“I cannot imagine trying to manage the amount of data and the safety events the technology is pulling in,” Jared Whitson, director of safety at Bennett Family of Companies, shared in a Motive report. “The efficiencies that the platform has added, where it’s doing a lot of that work for us, that’s a huge deal.”
Fleets that aren’t using data analytics to make informed decisions—or those that aren’t capturing fleet data at all—put themselves at a disadvantage. But even those who collect data and use fleet management systems find it challenging to manage their fleet more effectively and efficiently.
One repeated theme in Motive’s report is visibility due to using multiple methods of data caputure and fleet management. Simply having awareness and visibility can put fleet leaders at ease. Unfortunately, one-third of respondents admitted not having the visibility they need to do their jobs effectively, and 42% said they lack a “single view” into their vehicles, workers, spend/payments, or equipment/assets.
This need for a “single view” could likely be attributed to fleet personnel using multiple tools to manage their operations. Survey results indicated that 46% of fleet leaders admit to using more than 10 different individual tools to help them manage their fleet. Another 30% said the tools used to manage their fleet are “too many to count.” One in five are still using pen and paper to manage their fleet. Using this amount of tools without a proper management system can lead to inefficiencies in time, reduce profitability, and increase safety risks.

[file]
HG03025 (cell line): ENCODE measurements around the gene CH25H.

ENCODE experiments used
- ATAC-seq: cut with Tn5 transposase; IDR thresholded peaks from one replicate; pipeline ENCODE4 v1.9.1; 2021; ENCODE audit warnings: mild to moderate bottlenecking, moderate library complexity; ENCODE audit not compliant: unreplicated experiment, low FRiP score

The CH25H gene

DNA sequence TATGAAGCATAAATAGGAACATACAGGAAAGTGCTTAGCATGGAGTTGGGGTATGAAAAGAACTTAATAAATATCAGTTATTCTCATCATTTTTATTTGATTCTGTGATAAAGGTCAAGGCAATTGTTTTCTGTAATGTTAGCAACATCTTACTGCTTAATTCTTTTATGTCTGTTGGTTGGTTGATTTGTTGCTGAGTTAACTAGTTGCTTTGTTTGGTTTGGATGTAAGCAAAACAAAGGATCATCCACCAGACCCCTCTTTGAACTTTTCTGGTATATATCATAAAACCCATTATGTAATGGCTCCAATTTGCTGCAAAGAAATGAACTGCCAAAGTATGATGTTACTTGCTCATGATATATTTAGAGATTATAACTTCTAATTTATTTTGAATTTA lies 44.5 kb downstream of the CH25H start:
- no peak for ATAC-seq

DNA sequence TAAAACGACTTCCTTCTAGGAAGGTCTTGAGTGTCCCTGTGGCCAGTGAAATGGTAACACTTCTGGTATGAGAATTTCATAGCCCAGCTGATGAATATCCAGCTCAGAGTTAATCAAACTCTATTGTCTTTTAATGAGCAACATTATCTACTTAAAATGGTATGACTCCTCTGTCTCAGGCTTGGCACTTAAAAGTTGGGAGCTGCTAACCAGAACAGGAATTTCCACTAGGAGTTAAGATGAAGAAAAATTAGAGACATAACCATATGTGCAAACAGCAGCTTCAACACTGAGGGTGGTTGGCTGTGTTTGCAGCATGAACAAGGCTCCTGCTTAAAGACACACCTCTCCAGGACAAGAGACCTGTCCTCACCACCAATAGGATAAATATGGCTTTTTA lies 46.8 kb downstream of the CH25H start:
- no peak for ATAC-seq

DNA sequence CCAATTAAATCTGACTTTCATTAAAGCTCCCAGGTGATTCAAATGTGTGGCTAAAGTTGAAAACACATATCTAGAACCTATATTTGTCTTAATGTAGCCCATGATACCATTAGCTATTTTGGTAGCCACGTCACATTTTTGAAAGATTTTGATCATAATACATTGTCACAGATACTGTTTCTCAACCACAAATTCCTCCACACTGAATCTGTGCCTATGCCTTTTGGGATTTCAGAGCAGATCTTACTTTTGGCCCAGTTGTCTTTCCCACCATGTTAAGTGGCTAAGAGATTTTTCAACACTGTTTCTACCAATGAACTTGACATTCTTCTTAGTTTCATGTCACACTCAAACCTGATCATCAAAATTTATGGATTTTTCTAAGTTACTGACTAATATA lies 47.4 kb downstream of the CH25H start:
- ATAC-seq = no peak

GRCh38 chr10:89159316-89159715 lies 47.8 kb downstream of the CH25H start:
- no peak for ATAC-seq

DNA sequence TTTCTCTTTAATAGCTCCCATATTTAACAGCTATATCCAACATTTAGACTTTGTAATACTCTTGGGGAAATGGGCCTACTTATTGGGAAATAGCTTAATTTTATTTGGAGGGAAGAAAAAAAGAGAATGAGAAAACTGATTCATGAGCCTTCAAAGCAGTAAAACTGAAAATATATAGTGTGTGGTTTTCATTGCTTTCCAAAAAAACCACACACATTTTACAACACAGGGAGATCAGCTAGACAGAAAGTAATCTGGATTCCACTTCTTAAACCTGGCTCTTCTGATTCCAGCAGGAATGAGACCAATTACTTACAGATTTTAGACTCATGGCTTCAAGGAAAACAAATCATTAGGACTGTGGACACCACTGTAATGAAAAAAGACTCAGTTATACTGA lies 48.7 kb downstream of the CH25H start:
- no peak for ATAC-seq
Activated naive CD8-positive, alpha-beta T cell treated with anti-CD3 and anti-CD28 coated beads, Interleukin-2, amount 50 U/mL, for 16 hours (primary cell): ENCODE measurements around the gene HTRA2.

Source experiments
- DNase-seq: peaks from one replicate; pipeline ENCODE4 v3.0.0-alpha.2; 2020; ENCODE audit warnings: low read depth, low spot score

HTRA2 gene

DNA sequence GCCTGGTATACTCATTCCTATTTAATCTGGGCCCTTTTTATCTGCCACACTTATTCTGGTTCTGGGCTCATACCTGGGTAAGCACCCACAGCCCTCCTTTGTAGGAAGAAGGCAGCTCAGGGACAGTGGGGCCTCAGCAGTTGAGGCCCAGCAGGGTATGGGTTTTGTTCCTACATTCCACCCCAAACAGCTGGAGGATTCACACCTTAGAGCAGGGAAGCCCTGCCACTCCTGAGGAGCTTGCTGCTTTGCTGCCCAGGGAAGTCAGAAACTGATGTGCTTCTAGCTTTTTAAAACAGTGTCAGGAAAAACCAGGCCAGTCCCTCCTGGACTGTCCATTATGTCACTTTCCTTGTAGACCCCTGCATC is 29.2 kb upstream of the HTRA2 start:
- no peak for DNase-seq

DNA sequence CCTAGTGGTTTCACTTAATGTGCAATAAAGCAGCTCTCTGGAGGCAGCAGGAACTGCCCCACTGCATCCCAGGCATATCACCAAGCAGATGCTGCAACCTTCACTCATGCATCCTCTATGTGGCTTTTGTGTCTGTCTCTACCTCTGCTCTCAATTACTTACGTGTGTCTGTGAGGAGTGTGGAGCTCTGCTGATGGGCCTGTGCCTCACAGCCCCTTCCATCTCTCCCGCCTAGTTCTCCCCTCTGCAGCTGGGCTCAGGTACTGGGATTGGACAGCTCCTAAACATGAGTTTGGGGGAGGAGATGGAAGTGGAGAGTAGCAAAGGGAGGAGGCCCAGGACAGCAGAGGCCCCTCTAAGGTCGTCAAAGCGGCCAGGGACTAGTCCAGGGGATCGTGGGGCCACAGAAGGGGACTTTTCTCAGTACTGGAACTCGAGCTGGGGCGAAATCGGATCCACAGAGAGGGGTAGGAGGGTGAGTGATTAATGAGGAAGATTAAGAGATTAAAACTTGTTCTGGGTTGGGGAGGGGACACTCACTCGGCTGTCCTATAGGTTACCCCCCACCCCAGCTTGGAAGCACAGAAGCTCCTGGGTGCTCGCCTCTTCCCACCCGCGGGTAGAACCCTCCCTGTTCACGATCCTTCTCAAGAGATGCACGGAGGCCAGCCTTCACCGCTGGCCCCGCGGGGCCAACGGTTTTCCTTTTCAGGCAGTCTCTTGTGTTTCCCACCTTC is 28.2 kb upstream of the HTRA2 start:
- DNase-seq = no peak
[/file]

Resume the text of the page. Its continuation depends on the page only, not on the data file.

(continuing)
What’s more, a lack of proper fleet management systems and processes can lead to lost assets. Of C-suite respondents, 63% admitted to losing track of vehicles monthly, and 34% of respondents in management/director roles admitted to losing vehicles monthly.
When properly tracked and analyzed, data has been proven to increase operational efficiency. More than 80% of respondents agreed that although industry challenges persist, data capture has helped them make better decisions.
Fraud, both intentional and unintentional
Another interesting finding from the survey was that less than one-third of respondents (27%) listed theft or fraud as a top industry concern, but the mood changed when asked questions concerning fraud. Almost half of fleet managers and directors (44%) believe their business has been negatively affected by fraud, and even more respondents from the C-suite (57%) feel fraud has a "big financial impact" on their business.